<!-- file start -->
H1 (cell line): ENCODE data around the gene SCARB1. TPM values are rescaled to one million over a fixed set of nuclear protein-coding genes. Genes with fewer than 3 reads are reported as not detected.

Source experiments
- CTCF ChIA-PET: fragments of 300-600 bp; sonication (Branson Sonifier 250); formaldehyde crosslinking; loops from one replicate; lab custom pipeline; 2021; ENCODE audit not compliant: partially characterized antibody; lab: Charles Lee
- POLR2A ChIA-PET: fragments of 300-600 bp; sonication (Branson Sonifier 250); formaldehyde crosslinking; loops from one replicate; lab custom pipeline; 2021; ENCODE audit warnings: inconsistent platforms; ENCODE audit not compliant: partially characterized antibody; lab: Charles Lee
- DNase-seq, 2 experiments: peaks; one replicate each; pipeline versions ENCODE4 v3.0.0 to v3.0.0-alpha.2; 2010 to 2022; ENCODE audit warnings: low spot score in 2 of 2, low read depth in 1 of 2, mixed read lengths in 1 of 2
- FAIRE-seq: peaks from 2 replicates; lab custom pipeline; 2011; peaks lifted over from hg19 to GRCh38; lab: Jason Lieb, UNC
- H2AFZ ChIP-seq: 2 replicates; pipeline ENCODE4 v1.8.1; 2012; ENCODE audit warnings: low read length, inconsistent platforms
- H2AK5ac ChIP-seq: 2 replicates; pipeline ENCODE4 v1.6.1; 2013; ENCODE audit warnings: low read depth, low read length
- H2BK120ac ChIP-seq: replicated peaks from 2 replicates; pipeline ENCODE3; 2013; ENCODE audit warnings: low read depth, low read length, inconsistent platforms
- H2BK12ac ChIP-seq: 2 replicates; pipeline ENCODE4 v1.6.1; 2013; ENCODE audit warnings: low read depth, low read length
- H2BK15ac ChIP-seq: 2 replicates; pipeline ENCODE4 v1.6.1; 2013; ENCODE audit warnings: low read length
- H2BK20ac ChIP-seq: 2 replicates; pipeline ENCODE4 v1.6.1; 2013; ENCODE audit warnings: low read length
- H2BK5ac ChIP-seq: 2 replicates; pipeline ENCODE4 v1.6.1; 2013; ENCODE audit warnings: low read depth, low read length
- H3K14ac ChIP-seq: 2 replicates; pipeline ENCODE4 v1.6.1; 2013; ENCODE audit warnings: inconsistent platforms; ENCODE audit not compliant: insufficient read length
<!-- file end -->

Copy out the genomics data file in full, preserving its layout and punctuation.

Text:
H1 (cell line): ENCODE data around the gene SCARB1. TPM values are rescaled to one million over a fixed set of nuclear protein-coding genes. Genes with fewer than 3 reads are reported as not detected.

Source experiments
- CTCF ChIA-PET: fragments of 300-600 bp; sonication (Branson Sonifier 250); formaldehyde crosslinking; loops from one replicate; lab custom pipeline; 2021; ENCODE audit not compliant: partially characterized antibody; lab: Charles Lee
- POLR2A ChIA-PET: fragments of 300-600 bp; sonication (Branson Sonifier 250); formaldehyde crosslinking; loops from one replicate; lab custom pipeline; 2021; ENCODE audit warnings: inconsistent platforms; ENCODE audit not compliant: partially characterized antibody; lab: Charles Lee
- DNase-seq, 2 experiments: peaks; one replicate each; pipeline versions ENCODE4 v3.0.0 to v3.0.0-alpha.2; 2010 to 2022; ENCODE audit warnings: low spot score in 2 of 2, low read depth in 1 of 2, mixed read lengths in 1 of 2
- FAIRE-seq: peaks from 2 replicates; lab custom pipeline; 2011; peaks lifted over from hg19 to GRCh38; lab: Jason Lieb, UNC
- H2AFZ ChIP-seq: 2 replicates; pipeline ENCODE4 v1.8.1; 2012; ENCODE audit warnings: low read length, inconsistent platforms
- H2AK5ac ChIP-seq: 2 replicates; pipeline ENCODE4 v1.6.1; 2013; ENCODE audit warnings: low read depth, low read length
- H2BK120ac ChIP-seq: replicated peaks from 2 replicates; pipeline ENCODE3; 2013; ENCODE audit warnings: low read depth, low read length, inconsistent platforms
- H2BK12ac ChIP-seq: 2 replicates; pipeline ENCODE4 v1.6.1; 2013; ENCODE audit warnings: low read depth, low read length
- H2BK15ac ChIP-seq: 2 replicates; pipeline ENCODE4 v1.6.1; 2013; ENCODE audit warnings: low read length
- H2BK20ac ChIP-seq: 2 replicates; pipeline ENCODE4 v1.6.1; 2013; ENCODE audit warnings: low read length
- H2BK5ac ChIP-seq: 2 replicates; pipeline ENCODE4 v1.6.1; 2013; ENCODE audit warnings: low read depth, low read length
- H3K14ac ChIP-seq: 2 replicates; pipeline ENCODE4 v1.6.1; 2013; ENCODE audit warnings: inconsistent platforms; ENCODE audit not compliant: insufficient read length